Today, while most eyes are properly focused on the observance of Veterans Day, the Evergreen State is celebrating its 126th anniversary, which – according to a short history of how the state was created – was made possible only by the adoption of a state constitution back in 1889.
Washington became a state on this date, a fact far too many people seem to overlook or simply have forgotten. Where’s the Founder’s Day parade? Not even a courtesy headline in the Seattle Times, or a story on KING, KOMO or KIRO? There’s still time to rush a film crew down to the state museum in Tacoma for a quick history lesson during the 5 o’clock broadcast.
According to History Link, “One of the conditions established for statehood was approval of a state constitution. The 75 men elected to the State Constitutional Convention included 21 lawyers, 13 farmers, 6 merchants, 6 doctors, 5 bankers, 4 cattlemen, 3 teachers, 2 real-estate agents, 2 editors, 2 hop farmers, 2 loggers, 2 lumbermen, 1 minister, 1 surveyor, 1 fisherman, and 1 mining engineer. Between July 4 and August 24, 1889, delegates to the Constitutional Convention in Olympia drafted the state constitution. On October 1, 1889, Washington citizens approved the State Constitution by a vote of 40,152 to 11,879.” Hmmm. Twenty-one lawyers and only one minister, eh?
A cornerstone of that document, which may be read here, was and remains Article I, Section 24. It is the Right to Bear Arms, and it is even stronger than the federal constitution’s Second Amendment. To the chagrin of those who believe the right belongs only to the state to form a militia, Washington’s founders knew differently: “The right of the individual citizen to bear arms in defense of himself, or the state, shall not be impaired, but nothing in this section shall be construed as authorizing individuals or corporations to organize, maintain or employ an armed body of men.”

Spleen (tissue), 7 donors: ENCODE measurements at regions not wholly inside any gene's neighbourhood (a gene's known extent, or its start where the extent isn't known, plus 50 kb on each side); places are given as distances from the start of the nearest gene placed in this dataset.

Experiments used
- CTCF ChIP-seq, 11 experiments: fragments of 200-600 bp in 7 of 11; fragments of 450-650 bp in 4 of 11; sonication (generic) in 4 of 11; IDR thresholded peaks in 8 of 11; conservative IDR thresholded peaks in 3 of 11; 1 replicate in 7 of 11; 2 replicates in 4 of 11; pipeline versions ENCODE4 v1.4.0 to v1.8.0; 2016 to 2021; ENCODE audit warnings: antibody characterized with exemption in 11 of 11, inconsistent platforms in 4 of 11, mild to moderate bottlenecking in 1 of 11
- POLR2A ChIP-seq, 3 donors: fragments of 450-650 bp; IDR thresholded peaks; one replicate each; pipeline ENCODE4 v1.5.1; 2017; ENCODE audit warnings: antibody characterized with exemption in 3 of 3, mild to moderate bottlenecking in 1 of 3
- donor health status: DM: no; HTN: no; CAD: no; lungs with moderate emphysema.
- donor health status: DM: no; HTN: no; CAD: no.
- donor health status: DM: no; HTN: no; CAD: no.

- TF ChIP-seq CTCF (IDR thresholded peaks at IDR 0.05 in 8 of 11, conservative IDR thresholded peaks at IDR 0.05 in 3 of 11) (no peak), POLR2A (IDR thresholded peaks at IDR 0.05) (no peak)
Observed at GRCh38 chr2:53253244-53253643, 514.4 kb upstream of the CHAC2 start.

This is not the way a writer in The Forecaster, based in Falmouth, Maine, saw it Monday. Edgar Allen Beem, a freelance journalist living in Brunswick, writes a weekly perspective called “The Universal Notebook,” and he took up the subject of guns this week.
“In an ideal world,” Beem wrote, “here’s what we’d do about guns. First, we’d replace the Second Amendment with a law stating that gun ownership is a privilege, not a right. Only people over 21 who have passed an extensive background check and a gun safety course would be allowed to own firearms, subject to certain limitations.
“No automatic or semiautomatic weapons,” he continued. “No assault weapons. No high-capacity magazines. No silencers. Concealed-weapon permits issued by police only upon demonstrated need. All gun owners to drill once every two years with local law enforcement because, after all, the right to bear arms is not about hunting, it’s about maintaining a well-regulated militia.”
Well, Beem evidently “ain’t from around here,” as they say. He might get quite an argument from at least some of those 75 members of the Washington State Constitutional Convention, not to mention all the sons and daughters who went away to World Wars I and II, Korea, Vietnam, Iraq, Afghanistan and elsewhere to defend all of the rights delineated in the federal and state constitutions, not just those that are popular with self-styled “progressives.”
Rights aren’t to be taken for granted, nor are they up for replacement by privileges. According to Second Amendment activists, the one right that secures all the others is the right to keep and bear arms. Rights don’t come in the form of a buffet, where one can pick and choose what goes on the plate and what goes in the trash. The Bill of Rights, where the Second Amendment holds a place, is an all-or-nothing proposition.
Just how long does anyone believe the First Amendment would last if the Second were erased? How about the Fourth, Fifth or Sixth amendments? Liberals scoff at such a challenge, but only because they think they’d be in charge, and there is strong concern that freedom of speech and the press would be contingent upon following the party line in this brave new privileged world absent the right to bear arms. That’s the right that provides citizens with the freedom of speech to say “No” and mean it.
While the nation honors its veterans today, save a little cake and ice cream to remember those 75 individuals who crafted and approved Washington State’s constitution. They made this state possible, 126 years ago today, and despite how Seattle has turned out, the rest of Washington isn’t too bad a place to live.
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